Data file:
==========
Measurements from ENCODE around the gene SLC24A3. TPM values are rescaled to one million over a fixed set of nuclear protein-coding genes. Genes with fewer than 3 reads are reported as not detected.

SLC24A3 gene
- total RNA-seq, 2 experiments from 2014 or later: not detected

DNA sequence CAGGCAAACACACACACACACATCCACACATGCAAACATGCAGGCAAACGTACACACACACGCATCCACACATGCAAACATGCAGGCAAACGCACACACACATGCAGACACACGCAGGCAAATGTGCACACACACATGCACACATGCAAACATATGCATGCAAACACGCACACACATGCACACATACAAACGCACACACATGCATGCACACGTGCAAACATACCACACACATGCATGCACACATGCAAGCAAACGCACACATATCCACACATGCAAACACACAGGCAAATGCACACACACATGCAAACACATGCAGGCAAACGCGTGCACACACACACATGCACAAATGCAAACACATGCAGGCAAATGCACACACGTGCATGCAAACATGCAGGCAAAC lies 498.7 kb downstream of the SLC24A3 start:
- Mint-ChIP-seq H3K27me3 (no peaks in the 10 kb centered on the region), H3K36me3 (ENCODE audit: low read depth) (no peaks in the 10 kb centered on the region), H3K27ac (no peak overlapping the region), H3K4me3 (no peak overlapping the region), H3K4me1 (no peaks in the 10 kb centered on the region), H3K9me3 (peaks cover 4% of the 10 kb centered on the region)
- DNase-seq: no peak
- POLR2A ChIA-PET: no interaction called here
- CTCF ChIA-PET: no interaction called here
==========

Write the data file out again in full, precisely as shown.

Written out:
Measurements from ENCODE around the gene SLC24A3. TPM values are rescaled to one million over a fixed set of nuclear protein-coding genes. Genes with fewer than 3 reads are reported as not detected.

SLC24A3 gene
- total RNA-seq, 2 experiments from 2014 or later: not detected

DNA sequence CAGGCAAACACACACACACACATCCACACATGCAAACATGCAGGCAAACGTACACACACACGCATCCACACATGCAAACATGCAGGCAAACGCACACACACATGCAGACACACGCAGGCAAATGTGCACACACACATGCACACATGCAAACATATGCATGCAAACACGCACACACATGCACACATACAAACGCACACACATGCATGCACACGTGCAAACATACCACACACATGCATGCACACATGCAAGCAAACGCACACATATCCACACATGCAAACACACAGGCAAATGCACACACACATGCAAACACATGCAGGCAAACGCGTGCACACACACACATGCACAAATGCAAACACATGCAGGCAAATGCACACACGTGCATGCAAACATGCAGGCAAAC lies 498.7 kb downstream of the SLC24A3 start:
- Mint-ChIP-seq H3K27me3 (no peaks in the 10 kb centered on the region), H3K36me3 (ENCODE audit: low read depth) (no peaks in the 10 kb centered on the region), H3K27ac (no peak overlapping the region), H3K4me3 (no peak overlapping the region), H3K4me1 (no peaks in the 10 kb centered on the region), H3K9me3 (peaks cover 4% of the 10 kb centered on the region)
- DNase-seq: no peak
- POLR2A ChIA-PET: no interaction called here
- CTCF ChIA-PET: no interaction called here